to "watch for souls" will make any effort to restore the offender.


If an erring brother fails to respond properly to such action as it is outlined in Gal. 6:1, the church is
authorized by God to take more extreme measures in the effort to restore the brother. Withdrawing from a
brother is the ultimate in corrective discipline in so far as the church is able to administer it. When we fail to
use this measure as the occasion demands and in accord with the teaching of God's word, we display a lack of
respect f or God and a lack of love for the offender. Remember that it is love for the erring brother and a
sincere desire to see him restored that should motivate our action. "For whom the Lord loveth he chasteneth,
and scourgeth every son whom he receiveth". (Heb. 12:6.)


"Purge Out the Old Leaven . . ."


There are a number of Bible passages that clearly and pointedly show the urgency of withdrawing from
the incorrigible offender. "Now we command you, brethren, in the name of our Lord Jesus Christ, that you
withdraw yourselves from every brother that walketh disorderly, and not after the tradition which he received
of us" (II Thess. 3:6). ". . deliver such an one unto Satan for the destruction of the flesh.... Purge out the old
leaven.... Therefore put away from among yourselves that wicked person" (I Cor. 5:1, 7, 13). "Mark them that
cause divisions and offences contrary to the doctrine which we have learned; and avoid them." (Rom. 16:17)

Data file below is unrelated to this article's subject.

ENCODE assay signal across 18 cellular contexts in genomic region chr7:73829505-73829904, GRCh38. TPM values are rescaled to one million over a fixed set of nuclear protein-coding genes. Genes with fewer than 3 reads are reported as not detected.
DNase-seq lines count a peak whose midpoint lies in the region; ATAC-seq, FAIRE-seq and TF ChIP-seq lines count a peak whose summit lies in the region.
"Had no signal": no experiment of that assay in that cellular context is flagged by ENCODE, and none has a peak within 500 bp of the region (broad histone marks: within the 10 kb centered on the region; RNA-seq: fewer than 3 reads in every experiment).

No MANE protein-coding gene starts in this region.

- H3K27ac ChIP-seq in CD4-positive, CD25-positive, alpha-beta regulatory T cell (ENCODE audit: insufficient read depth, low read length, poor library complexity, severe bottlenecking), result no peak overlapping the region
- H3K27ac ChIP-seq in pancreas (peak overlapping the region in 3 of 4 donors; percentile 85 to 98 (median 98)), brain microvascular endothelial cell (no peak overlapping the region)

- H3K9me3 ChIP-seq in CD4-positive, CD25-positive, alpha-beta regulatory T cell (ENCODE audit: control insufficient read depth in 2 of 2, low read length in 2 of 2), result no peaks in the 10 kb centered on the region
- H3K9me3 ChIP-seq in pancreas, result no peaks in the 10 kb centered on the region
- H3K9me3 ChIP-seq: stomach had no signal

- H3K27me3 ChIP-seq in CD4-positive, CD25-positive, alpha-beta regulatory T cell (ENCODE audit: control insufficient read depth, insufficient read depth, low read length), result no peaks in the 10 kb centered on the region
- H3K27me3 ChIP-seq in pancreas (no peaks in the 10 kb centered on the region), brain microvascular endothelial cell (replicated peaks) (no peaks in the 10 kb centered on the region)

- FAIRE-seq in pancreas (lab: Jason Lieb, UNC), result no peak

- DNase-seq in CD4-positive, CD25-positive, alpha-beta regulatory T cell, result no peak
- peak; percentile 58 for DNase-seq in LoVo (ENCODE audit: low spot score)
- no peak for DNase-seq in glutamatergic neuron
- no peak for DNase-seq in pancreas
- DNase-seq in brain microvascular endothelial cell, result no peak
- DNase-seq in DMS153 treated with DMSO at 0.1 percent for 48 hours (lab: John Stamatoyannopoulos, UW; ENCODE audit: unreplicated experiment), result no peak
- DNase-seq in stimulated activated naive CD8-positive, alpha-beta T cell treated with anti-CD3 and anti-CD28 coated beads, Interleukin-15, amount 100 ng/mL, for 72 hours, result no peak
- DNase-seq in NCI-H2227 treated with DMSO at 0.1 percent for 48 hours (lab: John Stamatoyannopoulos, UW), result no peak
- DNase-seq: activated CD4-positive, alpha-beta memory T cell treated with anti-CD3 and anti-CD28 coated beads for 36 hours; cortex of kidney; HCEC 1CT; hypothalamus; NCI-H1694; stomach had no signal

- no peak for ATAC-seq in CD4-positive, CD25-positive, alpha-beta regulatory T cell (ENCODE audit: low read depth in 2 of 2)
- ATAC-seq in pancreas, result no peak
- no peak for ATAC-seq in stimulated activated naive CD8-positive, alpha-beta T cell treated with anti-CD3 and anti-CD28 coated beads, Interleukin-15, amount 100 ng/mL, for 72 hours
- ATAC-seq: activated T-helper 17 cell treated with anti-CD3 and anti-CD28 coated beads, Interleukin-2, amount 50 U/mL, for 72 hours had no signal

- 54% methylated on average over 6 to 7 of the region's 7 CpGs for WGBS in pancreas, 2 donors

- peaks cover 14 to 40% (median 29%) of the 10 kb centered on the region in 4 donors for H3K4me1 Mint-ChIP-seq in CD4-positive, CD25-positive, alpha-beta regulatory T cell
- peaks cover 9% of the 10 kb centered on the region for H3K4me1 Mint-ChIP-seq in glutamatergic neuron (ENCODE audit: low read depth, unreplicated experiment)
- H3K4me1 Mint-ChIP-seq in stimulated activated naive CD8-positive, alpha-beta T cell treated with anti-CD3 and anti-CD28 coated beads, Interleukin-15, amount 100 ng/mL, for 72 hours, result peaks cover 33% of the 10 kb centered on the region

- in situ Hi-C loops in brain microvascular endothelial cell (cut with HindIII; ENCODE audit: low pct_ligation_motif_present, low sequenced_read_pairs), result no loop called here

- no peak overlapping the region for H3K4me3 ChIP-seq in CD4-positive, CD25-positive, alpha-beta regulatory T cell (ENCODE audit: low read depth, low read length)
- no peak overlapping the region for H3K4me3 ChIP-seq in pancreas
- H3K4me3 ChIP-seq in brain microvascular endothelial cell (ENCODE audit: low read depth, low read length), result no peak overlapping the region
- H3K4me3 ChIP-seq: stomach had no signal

In the light of the New Testament, exclusion of the disorderly is a public, congregational action. It is the
"punishment which is inflicted of the many" (2 Cor. 2:6). It is to be carried out when 44we are gathered
together" (I Cor. 1:4). The command to "withdraw yourselves from every brother that walketh disorderly" (2
Thess. 3:6) is the equivalent of the command, "Therefore put away from among yourselves that wicked person"
(I Cor. 6:13). The second shows how the first is accomplished; in other words we are to withdraw from the
disorderly by putting them away from us, or out of our company or fellowship.


"Observe All Things"


Brethren, these are forgotten principles and passages. The church in many communities is looked upon as
just another sect because of the worldliness, immorality and indifference that mar the lives of her professed
members. For too long we have been treated to the sad and ridiculous spectacle of an unconverted church trying
to convert an unconverted world. This tragic condition is the inevitable result of our failure to practice the New
Testament plan of personal and congregational discipline. Christianity is not a system made up of non-essential
commands. "For whosoever shall keep the whole law, and yet offend in one point, he is guilty of all" (James
2:10). We cannot just accept the commands that we like and reject those that are distasteful to us. Such aii
attitude is the breeding place of denominationalism. To avoid losing our identity as the Lord's church, we must
observe "all things" that he has commanded. May we then, by God's grace, put int') practice the teaching of
the New Testament concerning discipline that the army of the Lord might stand before Satan's hosts in all its
purity and power.


Truth Magazine I:4, pp. 1, 18
January 1957